Carbon monoxide poisoning


Carbon monoxide is an odorless, colorless, tasteless gas produced by the incomplete combustion of gas, coal, or other fuels. Inhalation of carbon monoxide for only a few minutes will cause symptoms that may make you think you have the flu; breathing it for less than half an hour can kill you. And it doesn't take a lot -- an air concentration of even 0.05% can be fatal.

How do you know if someone is suffering from carbon monoxide poisoning? The initial symptoms include headache, dizzinesss, drowsiness, hyperventilation (abnormally rapid and deep breathing), chest pain, nausea, and a cherry red skin color.

As the poisoning progresses, a severe, throbbing headache and tachycardia (rapid heart rate) will lead to convulsions, unconsciousness, cardiac and respiratory failure, brain damage, and death.

Quick action is imperative if you believe someone is suffering from carbon monoxide poisoning. First, remove the person -- and yourself --from the toxic environment. Then call for help.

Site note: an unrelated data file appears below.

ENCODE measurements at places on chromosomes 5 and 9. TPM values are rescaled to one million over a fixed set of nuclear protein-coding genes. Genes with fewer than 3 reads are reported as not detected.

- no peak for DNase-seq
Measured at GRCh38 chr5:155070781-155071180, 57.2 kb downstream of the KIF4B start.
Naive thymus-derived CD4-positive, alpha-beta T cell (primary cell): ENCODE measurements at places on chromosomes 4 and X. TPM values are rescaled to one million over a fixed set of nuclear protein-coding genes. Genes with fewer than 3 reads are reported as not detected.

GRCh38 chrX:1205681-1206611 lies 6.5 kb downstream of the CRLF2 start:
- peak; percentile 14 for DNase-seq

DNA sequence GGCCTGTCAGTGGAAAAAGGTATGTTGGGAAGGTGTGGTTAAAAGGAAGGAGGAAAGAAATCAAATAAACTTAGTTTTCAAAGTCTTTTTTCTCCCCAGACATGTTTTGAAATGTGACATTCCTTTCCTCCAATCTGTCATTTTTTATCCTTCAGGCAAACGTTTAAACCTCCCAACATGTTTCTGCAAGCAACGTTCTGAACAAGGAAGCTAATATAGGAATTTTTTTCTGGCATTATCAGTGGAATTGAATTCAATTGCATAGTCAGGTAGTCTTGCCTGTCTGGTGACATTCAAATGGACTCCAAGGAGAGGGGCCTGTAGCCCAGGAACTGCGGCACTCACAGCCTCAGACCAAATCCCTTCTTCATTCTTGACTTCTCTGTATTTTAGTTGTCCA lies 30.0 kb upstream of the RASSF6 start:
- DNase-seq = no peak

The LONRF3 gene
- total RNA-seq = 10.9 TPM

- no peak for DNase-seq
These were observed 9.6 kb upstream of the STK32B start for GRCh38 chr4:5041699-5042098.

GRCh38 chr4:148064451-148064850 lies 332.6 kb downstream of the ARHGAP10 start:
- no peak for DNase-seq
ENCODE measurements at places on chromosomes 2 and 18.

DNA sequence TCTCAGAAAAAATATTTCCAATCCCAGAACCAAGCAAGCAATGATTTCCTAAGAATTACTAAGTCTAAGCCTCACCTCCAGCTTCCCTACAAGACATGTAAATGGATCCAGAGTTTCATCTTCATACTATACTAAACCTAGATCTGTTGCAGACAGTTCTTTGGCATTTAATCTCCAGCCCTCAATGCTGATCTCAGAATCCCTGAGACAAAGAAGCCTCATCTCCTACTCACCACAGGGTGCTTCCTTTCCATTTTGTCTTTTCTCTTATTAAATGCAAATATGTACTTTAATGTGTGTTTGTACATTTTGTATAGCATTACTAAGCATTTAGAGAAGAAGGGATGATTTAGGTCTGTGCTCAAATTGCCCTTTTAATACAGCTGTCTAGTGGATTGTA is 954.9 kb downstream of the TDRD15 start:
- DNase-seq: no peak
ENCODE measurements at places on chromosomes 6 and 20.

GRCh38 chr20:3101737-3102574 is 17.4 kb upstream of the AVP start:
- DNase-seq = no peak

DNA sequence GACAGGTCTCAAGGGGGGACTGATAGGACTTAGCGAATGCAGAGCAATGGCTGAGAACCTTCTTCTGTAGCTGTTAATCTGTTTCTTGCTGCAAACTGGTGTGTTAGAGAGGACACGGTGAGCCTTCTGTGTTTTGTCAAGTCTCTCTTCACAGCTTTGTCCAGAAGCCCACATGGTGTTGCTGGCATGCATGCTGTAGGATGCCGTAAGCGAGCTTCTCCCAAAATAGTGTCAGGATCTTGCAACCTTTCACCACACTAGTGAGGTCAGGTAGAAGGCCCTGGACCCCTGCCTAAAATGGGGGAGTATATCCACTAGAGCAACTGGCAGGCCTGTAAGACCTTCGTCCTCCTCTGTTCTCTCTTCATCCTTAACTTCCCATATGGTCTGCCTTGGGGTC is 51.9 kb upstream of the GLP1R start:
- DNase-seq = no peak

Paramedics will administer oxygen and transport the victim to the nearest hospital, where emergency measures will be taken to "cleanse" the blood of carbon monoxide as quickly as possible. (This may involve transport to another facility with a hyperbaric oxygen chamber.) Doctors and nurses will also closely monitor neurologic signs, as central nervous system damage can result from even a brief exposure to carbon monoxide.

Of course, the best way to handle carbon monoxide poisoning is to prevent its happening. Annual furnace maintenance and careful use of heaters and barbecues are important. Avoid warming up your car in a closed garage, especially when the garage is attached to the house and located under bedrooms or other living areas.

And the cost of a few well-placed carbon monoxide detectors is far less than the cost to you and your family of carbon monoxide poisoning.

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